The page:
“Adulting”: the flourishing of communication breakdowns

These days, I’m finding that the songs I prefer to listen to have been sparser, more contemplative. I suppose that has a lot to do with how busy I am at work—maybe I am under the illusion that the more space my songs give me, the more space my work tasks will give me, too.

Is that how it works? No, I don’t think that’s how it works. It feels better though, than listening to ska—which is riotous and usually wonderful, but not for me these days—or music of the alternative variety, which frankly, in the mood I’m in, seems far too… alternative.

I have a friend at work who confides in me. She and I are like day and night. She’s a lot like ska, riotous and wonderful, a union of influences, all trumpets and insistent beats. I’m a lot like Radiohead circa In Rainbows, warm and moody, a murmuring voice and tired percussion.

She was talking to me today about her date happening tonight, and contrasting one guy from another. The longer I listened to her, the more I realized how much harder communication and relationships become the longer we are in this arena called Life.

See, you listen to someone else’s problems, and you think if you just suggested to them, “Well why don’t you just tell them how you feel,” they would listen to you and you would’ve fixed their problem. Just wrapped it up in a big red bow for them. Tell them how I feel… Oh yes, of course, why didn’t I think of that??

Well, duh, genius. Of course they’ve thought about it. (I’m not being rude, this is what I tell myself all the time, listening to people. I’m not telling you, per se.)

a973854039432d5c1a9fc258e056e598Ask yourself, would you take that advice? Personally, my response is: HELL. NO. Who wants the truth, as intense and real as it is? First I’d say that, then I’d say things like, “I don’t want to scare them away with my real feelings anyway.

Or, in the case of relationships going sour, “no, you don’t understand, it’s too late to make things right” or “no, you don’t understand, I fucked up too much” or “they fucked up too much” or “the universe fucked up too much”… Apparently, there are a lot of incompetent people out there.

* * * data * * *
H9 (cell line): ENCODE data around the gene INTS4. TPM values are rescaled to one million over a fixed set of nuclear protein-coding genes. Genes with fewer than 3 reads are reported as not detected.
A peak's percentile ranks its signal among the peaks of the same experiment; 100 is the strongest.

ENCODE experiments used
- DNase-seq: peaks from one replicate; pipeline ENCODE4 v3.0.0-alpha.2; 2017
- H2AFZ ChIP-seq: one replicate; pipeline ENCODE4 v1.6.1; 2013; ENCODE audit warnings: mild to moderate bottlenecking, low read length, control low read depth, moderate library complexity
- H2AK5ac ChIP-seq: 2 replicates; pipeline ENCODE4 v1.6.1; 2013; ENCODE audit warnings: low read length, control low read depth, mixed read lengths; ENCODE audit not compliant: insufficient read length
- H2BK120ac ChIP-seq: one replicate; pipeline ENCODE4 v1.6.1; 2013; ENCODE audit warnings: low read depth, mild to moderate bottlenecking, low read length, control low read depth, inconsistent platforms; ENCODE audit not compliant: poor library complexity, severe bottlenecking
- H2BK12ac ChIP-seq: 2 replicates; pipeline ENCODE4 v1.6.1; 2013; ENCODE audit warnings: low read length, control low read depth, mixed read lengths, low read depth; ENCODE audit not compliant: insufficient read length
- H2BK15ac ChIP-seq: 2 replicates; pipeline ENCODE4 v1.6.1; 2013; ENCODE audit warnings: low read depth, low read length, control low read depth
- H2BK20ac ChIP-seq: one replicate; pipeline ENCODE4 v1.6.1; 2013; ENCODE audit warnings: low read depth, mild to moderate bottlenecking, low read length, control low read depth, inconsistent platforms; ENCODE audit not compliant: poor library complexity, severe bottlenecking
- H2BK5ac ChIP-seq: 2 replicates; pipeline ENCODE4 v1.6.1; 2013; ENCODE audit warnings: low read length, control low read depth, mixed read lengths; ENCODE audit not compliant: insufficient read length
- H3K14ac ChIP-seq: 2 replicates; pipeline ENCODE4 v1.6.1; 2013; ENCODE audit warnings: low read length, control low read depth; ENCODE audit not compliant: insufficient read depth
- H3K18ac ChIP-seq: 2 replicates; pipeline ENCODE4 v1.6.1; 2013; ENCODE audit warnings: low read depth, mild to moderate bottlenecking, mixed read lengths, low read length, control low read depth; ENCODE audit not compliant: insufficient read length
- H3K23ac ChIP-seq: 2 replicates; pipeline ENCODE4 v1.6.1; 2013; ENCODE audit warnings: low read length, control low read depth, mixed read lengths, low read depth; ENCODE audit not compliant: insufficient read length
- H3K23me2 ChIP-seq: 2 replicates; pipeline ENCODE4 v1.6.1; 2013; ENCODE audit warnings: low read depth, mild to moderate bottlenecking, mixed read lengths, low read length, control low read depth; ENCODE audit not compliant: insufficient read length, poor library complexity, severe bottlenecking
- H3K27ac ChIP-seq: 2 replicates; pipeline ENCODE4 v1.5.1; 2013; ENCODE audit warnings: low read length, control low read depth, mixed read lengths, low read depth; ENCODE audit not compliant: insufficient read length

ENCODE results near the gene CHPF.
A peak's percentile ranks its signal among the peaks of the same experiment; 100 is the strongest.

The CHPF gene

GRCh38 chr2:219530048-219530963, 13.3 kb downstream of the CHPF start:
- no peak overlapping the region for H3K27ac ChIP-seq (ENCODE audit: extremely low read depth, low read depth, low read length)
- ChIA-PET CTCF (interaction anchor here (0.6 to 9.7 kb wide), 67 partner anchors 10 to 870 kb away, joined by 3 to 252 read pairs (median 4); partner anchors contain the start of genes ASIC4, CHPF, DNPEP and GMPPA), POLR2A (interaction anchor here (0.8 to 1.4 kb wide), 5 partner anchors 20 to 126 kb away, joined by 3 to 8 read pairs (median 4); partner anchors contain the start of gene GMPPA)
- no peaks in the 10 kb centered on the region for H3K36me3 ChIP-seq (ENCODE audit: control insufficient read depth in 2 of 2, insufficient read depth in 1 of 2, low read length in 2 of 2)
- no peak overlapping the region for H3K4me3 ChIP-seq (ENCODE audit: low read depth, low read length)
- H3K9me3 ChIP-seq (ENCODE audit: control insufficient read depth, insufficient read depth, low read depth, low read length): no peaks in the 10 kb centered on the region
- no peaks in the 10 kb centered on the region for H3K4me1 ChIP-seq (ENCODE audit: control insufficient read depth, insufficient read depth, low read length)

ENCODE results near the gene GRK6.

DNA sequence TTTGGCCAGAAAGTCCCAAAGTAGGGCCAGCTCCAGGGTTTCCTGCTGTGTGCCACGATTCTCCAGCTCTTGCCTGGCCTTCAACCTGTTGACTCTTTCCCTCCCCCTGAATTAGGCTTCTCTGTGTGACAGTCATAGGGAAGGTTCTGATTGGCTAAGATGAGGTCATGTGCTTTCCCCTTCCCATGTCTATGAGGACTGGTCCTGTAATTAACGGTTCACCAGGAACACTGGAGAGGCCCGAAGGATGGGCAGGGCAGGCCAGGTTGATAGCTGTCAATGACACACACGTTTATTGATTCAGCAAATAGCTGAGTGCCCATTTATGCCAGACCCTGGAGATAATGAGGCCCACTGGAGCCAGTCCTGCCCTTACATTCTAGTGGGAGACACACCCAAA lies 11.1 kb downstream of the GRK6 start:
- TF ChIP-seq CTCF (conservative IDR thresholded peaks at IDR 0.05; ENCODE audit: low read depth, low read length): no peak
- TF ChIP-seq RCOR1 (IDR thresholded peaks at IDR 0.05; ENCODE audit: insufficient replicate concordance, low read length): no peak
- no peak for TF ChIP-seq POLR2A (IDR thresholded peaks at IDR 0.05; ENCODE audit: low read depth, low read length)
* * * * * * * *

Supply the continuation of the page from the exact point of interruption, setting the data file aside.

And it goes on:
These are just excuses adults seem to have no problem articulating, to justify their inability to articulate. I know this, I’ve been through it.

I’ve been at a point in a relationship where I thought things were too drastic and dysfunctional to ever be right again. You can’t un-cook the egg, un-toast the toast, un-ring the bell. If I were watching myself in a romantic movie, I’d think, “Why can’t they just apologize to each other and each admit they were wrong? What’s all this romantic comedy nonsense of waiting ’til the last minute to realize you love them, and running after their taxi to stop them from getting to the airport to stop them from flying out to Boston where their new job and future await? [Cue hopeful, energetic song that signals the beginning of the happy ending.]

I used to watch these movies as a kid and think adults were ridiculous. Now, I look at myself and think I’m ridiculous.

How do we get locked into these patterns of communication breakdown?

At what point do we grow all the things that stop us from finding real happiness? Pride, insecurity, a need to overthink?

Being an adult is great, don’t get me wrong. The range of emotions you feel is more dynamic. But being an adult versus being a child is akin to being in a car crash sober versus being in a car crash drunk—your body when you’re sober is stiffer, and impact hurts more. (I know, it’s a horrible example, but out of personal experience, the latter was better for my body. I was better off in the front seat inebriated and relaxed.)

It’s difficult, I think, to stop a downward spiral unless you feel a joltthat wake-up call violent enough to break the habit. And really, maybe sometimes it’s too late. Adults are like huge ships; it takes a lot to move them in the opposite direction. But sometimes, maybe you do have to be that almighty force for yourself.

Why not just go ahead and tell someone how you really feel? Why not eradicate all the uncertainty, and just do it? You are coming from an authentic place. What more could the universe expect out of you?

I don’t know. I still don’t have it figured out. I’m not authentic all the time. I lie, I repress things, I make assumptions. Maybe you should just forget everything I said.

See, I’m adulting again. Dammit.


Kelp, fish, and sand

My headspace, as I listen to you.

Stream-of-consciousness post (ha-ha, pun intended).


Dear you,

I am your captive audience. Sit down, talk to me, and I will make eye contact with you and put each of your words in my mouth and swish it around. After a couple seconds, I will finish processing it and tell you how it tastes — but only if you ask for my feedback. Otherwise, it will reside in the void of my brain.

People often tell me I’m a good listener. I imagine it’s not just because I sit there and nod like a bobble-head. Sure, that’s a contributing factor. But I understand that each person has a struggle that they are trying to communicate. Each sentence spoken is this person trying to cause stress on the universe, trying to get what they want. And I, in my solicitousness, am the first step to the universe obliging you.